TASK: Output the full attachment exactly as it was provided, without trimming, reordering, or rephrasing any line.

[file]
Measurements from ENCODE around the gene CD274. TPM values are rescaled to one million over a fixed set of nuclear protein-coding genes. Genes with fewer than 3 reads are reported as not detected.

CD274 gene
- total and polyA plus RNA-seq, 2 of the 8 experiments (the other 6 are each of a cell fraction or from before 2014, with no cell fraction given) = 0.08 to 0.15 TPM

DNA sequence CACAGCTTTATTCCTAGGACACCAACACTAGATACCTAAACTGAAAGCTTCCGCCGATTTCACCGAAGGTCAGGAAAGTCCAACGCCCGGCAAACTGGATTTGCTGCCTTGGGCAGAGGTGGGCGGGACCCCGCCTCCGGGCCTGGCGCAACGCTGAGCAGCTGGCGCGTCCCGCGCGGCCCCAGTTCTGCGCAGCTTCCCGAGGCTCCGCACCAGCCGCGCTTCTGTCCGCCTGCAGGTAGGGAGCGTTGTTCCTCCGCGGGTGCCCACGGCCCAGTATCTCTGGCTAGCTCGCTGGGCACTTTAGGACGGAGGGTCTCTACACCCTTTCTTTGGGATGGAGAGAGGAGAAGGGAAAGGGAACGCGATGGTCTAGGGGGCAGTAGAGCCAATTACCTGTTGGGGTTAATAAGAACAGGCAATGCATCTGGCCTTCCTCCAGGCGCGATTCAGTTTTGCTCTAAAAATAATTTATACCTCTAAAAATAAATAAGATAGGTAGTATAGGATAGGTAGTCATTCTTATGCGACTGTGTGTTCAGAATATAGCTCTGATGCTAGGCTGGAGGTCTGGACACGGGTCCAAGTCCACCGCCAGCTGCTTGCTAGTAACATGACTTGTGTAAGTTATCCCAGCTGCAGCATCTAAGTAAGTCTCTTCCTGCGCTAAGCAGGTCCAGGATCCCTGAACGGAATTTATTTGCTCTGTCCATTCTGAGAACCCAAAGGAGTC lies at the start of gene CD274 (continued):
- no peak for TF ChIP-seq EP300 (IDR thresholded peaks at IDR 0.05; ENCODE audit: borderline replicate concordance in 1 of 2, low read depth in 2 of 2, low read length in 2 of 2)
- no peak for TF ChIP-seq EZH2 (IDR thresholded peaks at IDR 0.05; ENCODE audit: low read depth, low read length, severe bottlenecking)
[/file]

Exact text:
Measurements from ENCODE around the gene CD274. TPM values are rescaled to one million over a fixed set of nuclear protein-coding genes. Genes with fewer than 3 reads are reported as not detected.

CD274 gene
- total and polyA plus RNA-seq, 2 of the 8 experiments (the other 6 are each of a cell fraction or from before 2014, with no cell fraction given) = 0.08 to 0.15 TPM

DNA sequence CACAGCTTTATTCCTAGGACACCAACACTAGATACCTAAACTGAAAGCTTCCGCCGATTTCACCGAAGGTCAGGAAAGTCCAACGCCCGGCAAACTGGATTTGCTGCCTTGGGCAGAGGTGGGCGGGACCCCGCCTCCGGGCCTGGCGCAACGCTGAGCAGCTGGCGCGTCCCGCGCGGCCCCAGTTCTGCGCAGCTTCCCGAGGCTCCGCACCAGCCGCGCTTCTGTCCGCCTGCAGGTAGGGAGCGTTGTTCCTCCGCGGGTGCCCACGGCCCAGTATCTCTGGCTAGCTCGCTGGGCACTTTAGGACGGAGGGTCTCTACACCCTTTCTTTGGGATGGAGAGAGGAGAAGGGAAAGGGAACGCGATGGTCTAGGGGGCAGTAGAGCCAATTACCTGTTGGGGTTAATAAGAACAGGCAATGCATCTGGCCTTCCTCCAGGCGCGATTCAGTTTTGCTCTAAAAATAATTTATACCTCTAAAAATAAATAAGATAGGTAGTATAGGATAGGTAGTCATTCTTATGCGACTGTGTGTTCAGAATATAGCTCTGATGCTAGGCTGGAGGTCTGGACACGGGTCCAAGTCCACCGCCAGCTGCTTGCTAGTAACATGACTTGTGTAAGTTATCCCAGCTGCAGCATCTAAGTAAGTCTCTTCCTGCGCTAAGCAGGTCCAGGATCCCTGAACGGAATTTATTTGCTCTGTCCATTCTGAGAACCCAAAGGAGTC lies at the start of gene CD274 (continued):
- no peak for TF ChIP-seq EP300 (IDR thresholded peaks at IDR 0.05; ENCODE audit: borderline replicate concordance in 1 of 2, low read depth in 2 of 2, low read length in 2 of 2)
- no peak for TF ChIP-seq EZH2 (IDR thresholded peaks at IDR 0.05; ENCODE audit: low read depth, low read length, severe bottlenecking)